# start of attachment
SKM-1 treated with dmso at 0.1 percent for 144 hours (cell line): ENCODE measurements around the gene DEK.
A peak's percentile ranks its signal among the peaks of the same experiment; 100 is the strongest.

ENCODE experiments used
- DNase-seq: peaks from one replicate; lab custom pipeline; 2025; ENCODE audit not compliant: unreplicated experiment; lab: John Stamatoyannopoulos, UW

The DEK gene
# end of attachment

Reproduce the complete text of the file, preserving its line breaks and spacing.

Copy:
SKM-1 treated with dmso at 0.1 percent for 144 hours (cell line): ENCODE measurements around the gene DEK.
A peak's percentile ranks its signal among the peaks of the same experiment; 100 is the strongest.

ENCODE experiments used
- DNase-seq: peaks from one replicate; lab custom pipeline; 2025; ENCODE audit not compliant: unreplicated experiment; lab: John Stamatoyannopoulos, UW

The DEK gene